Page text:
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Chapter: Medical Physiology: Cardiac Output, Venous Return, and Their Regulation

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Methods for Measuring Cardiac Output

In animal experiments, one can cannulate the aorta, pul-monary artery, or great veins entering the heart and measure the cardiac output using any type of flowmeter.

Methods for Measuring Cardiac Output

In animal experiments, one can cannulate the aorta, pul-monary artery, or great veins entering the heart and measure the cardiac output using any type of flowmeter. An electromagnetic or ultrasonic flowmeter can also be placed on the aorta or pulmonary artery to measure cardiac output.

In the human, except in rare instances, cardiac output is measured by indirect methods that do not require surgery. Two of the methods commonly used are the oxygen Fick method and the indicator dilution method.

Pulsatile Output of the Heart as Measured by an Electromagnetic or Ultrasonic Flowmeter

Figure 20–17 shows a recording in a dog of blood flow in the root of the aorta made using an electromagnetic flowmeter. It demonstrates that the blood flow rises rapidly to a peak during systole, and then at the end of systole reverses for a fraction of a second. This reverse flow causes the aortic valve to close and the flow to return to zero.


Measurement of Cardiac Output Using the Oxygen Fick Principle

The Fick principle is explained by Figure 20–18. This figure shows that 200 milliliters of oxygen are being absorbed from the lungs into the pulmonary blood each minute. It also shows that the blood entering the right heart has an oxygen concentration of 160 milli-liters per liter of blood, whereas that leaving the left heart has an oxygen concentration of 200 milliliters per liter of blood. From these data, one can calculate that each liter of blood passing through the lungs absorbs 40 milliliters of oxygen.


Because the total quantity of oxygen absorbed into the blood from the lungs each minute is 200 milliliters, dividing 200 by 40 calculates a total of five 1-liter por-tions of blood that must pass through the pulmonary circulation each minute to absorb this amount of oxygen. Therefore, the quantity of blood flowing through the lungs each minute is 5 liters, which is also a measure of the cardiac output. Thus, the cardiac output can be calculated by the following formula:

Cardiac output (L/min)


           In applying this Fick procedure for measuring cardiac output in the human being, mixed venousblood is usually obtained through a catheter insertedup the brachial vein of the forearm, through the sub-clavian vein, down to the right atrium, and, finally, into the right ventricle or pulmonary artery. And systemicarterial blood can then be obtained from any systemicartery in the body. The rate of oxygen absorption by the lungs is measured by the rate of disappearance of oxygen from the respired air, using any type of oxygen meter.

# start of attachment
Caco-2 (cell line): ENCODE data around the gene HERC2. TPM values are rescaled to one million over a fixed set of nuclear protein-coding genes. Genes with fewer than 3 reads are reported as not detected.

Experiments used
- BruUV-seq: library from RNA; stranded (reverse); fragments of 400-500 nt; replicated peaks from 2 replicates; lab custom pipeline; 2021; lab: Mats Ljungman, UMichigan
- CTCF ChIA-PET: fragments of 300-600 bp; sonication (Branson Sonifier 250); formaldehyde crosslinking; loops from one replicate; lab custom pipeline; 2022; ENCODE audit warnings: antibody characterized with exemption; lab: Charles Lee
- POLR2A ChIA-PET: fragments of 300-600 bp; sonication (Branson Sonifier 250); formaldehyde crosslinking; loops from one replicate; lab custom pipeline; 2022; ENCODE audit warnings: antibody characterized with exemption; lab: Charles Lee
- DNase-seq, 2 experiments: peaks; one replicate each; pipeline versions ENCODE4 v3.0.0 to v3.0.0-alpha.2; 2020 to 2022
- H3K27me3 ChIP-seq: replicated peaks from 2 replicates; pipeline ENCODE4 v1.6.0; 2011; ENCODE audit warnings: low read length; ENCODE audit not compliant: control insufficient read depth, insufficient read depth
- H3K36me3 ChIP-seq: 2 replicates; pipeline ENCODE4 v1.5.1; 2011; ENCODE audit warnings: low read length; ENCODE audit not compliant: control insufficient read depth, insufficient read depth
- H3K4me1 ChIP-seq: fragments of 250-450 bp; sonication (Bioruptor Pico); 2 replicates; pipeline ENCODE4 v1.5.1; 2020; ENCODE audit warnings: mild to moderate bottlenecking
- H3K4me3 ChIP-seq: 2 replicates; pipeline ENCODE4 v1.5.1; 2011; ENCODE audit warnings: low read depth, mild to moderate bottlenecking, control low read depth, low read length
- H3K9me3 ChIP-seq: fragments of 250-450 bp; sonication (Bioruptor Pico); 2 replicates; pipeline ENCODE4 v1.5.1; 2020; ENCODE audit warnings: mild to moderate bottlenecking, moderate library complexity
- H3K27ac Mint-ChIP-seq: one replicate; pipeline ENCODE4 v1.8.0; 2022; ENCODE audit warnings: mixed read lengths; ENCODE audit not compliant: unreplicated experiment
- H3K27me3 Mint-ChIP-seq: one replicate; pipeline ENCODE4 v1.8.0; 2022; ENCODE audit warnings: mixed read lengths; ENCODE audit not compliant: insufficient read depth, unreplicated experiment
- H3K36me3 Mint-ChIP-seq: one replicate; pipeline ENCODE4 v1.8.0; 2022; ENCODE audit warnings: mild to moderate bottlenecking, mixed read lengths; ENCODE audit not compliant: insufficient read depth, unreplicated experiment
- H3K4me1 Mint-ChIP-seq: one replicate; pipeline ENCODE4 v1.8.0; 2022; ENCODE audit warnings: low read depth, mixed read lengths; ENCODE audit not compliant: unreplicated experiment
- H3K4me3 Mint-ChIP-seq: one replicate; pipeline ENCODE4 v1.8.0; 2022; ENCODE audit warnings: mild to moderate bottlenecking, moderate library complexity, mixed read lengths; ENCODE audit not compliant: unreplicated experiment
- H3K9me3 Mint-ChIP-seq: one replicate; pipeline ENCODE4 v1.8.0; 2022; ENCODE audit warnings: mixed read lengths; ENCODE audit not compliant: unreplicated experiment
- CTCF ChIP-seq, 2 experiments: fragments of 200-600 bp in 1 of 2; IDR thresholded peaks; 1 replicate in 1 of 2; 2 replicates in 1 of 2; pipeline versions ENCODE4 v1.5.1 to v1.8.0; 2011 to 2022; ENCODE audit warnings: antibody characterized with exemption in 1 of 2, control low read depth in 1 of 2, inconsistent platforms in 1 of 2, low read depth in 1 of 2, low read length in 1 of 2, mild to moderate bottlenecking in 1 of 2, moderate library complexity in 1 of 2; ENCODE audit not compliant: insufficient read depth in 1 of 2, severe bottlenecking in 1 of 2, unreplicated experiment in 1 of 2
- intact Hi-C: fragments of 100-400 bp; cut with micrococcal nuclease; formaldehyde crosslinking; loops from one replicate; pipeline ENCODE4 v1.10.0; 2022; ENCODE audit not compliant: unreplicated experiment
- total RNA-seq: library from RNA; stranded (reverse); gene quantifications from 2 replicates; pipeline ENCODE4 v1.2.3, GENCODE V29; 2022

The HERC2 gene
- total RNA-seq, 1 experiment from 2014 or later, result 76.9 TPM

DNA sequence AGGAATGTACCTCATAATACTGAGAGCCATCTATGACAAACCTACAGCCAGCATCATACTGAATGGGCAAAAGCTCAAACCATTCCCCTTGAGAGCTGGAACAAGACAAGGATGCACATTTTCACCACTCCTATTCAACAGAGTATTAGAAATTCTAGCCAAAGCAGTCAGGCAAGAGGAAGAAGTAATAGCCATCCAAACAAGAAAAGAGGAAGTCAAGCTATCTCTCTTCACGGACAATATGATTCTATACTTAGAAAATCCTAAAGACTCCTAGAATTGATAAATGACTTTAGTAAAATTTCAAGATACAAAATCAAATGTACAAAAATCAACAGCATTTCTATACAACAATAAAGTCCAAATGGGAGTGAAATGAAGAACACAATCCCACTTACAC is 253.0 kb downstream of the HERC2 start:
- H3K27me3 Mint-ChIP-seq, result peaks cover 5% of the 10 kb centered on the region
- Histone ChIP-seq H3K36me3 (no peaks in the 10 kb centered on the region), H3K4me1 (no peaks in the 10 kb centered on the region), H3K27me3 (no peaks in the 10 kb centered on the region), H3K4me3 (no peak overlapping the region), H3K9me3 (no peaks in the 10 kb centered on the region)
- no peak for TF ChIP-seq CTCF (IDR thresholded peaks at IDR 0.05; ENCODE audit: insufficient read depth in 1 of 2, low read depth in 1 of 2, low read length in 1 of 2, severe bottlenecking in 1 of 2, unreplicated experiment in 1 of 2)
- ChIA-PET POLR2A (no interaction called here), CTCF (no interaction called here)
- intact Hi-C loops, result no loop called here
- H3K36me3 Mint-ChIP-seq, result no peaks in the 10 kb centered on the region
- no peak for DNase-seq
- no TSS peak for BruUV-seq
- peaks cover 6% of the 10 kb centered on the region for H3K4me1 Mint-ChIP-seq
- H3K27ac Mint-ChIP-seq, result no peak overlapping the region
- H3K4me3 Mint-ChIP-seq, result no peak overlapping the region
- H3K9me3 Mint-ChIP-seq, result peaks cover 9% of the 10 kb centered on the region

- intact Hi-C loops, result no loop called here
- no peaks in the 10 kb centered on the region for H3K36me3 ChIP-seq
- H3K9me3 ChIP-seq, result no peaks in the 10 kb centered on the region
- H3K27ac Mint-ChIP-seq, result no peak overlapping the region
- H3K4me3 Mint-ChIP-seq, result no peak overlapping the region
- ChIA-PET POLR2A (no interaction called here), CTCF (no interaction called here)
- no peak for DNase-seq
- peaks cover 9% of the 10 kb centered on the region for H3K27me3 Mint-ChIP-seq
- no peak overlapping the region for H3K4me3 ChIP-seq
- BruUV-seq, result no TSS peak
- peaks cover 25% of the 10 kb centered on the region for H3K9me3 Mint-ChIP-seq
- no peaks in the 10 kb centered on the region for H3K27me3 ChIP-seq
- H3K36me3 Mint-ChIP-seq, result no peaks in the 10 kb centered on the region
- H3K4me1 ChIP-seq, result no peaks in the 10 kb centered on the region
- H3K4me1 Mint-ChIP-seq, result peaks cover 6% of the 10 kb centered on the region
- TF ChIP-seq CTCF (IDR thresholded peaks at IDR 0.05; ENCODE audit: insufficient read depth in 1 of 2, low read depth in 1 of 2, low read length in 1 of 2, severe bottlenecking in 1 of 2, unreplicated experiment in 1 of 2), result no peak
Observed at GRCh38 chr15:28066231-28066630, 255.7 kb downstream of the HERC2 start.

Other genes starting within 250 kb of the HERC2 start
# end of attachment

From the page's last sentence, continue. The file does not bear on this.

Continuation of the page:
Indicator Dilution Method for Measuring Cardiac Output

To measure cardiac output by the so-called “indicator dilution method,” a small amount of indicator, such as a dye, is injected into a large systemic vein or, prefer-ably, into the right atrium. This passes rapidly through the right side of the heart, then through the blood vessels of the lungs, through the left side of the heart and, finally, into the systemic arterial system. The con-centration of the dye is recorded as the dye passes through one of the peripheral arteries, giving a curve as shown in Figure 20–19. In each of these instances, 5 mil-ligrams of Cardio-Green dye was injected at zero time. In the top recording, none of the dye passed into the arterial tree until about 3 seconds after the injection, but then the arterial concentration of the dye rose rapidly to a maximum in about 6 to 7 seconds. After that, the concentration fell rapidly, but before the concentration reached zero, some of the dye had already circulated all the way through some of the peripheral systemic vessels and returned through the heart for a second time. Con-sequently, the dye concentration in the artery began to rise again. For the purpose of calculation, it is necessary to extrapolate the early down-slope of the curve to the zero point, as shown by the dashed portion of each curve. In this way, the extrapolated time-concentrationcurve of the dye in the systemic artery without recircu-lation can be measured in its first portion and estimated reasonably accurately in its latter portion.


Once the extrapolated time-concentration curve has been determined, one then calculates the mean con-centration of dye in the arterial blood for the duration of the curve. 

For instance, in the top example of Figure 20–19, this was done by measuring the area under the entire initial and extrapolated curve and then averaging the concentration of dye for the duration of the curve; one can see from the shaded rectangle straddling the curve in the upper figure that the average concentration of dye was 0.25 mg/dl of blood and that the duration of this average value was 12 seconds. A total of 5 mil-ligrams of dye had been injected at the beginning of the experiment. For blood carrying only 0.25 milligram of dye in each deciliter to carry the entire 5 milligrams of dye through the heart and lungs in 12 seconds, a total of 20 1-deciliter portions of blood would have passed through the heart during the 12 seconds, which would be the same as a cardiac output of 2 L/12 sec, or 10 L/min. We leave it to the reader to calculate the cardiac output from the bottomextrapolated curve of Figure 20–19. To summarize, the cardiac output can be determined using the following formula:



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